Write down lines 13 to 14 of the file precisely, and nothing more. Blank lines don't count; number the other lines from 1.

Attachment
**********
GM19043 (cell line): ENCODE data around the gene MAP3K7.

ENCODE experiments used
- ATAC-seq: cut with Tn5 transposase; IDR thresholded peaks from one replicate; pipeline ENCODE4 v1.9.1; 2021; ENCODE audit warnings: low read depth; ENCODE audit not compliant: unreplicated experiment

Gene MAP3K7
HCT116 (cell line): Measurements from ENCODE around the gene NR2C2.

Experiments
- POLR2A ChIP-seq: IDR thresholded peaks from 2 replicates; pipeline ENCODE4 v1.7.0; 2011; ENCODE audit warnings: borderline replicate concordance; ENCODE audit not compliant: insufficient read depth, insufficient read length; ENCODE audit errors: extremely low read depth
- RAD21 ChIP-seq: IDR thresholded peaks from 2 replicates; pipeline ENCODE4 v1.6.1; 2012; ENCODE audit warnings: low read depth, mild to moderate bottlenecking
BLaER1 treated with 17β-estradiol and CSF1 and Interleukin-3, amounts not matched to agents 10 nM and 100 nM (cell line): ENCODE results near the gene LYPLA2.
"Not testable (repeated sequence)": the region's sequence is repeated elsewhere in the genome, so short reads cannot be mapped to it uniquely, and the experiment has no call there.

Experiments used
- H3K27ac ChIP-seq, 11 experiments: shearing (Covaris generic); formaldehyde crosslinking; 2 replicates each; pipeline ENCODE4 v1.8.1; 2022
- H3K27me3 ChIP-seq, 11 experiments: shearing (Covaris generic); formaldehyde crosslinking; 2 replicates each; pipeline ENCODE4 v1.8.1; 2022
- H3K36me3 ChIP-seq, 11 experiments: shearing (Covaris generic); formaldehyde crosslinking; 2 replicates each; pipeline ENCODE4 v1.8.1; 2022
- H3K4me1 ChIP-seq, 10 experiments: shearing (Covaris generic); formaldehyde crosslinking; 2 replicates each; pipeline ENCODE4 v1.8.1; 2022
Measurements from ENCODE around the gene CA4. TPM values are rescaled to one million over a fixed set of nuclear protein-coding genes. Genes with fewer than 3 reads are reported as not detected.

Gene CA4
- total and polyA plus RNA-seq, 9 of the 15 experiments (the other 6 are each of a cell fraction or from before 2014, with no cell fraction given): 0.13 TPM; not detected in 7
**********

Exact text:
- H3K27me3 ChIP-seq, 11 experiments: shearing (Covaris generic); formaldehyde crosslinking; 2 replicates each; pipeline ENCODE4 v1.8.1; 2022
- H3K36me3 ChIP-seq, 11 experiments: shearing (Covaris generic); formaldehyde crosslinking; 2 replicates each; pipeline ENCODE4 v1.8.1; 2022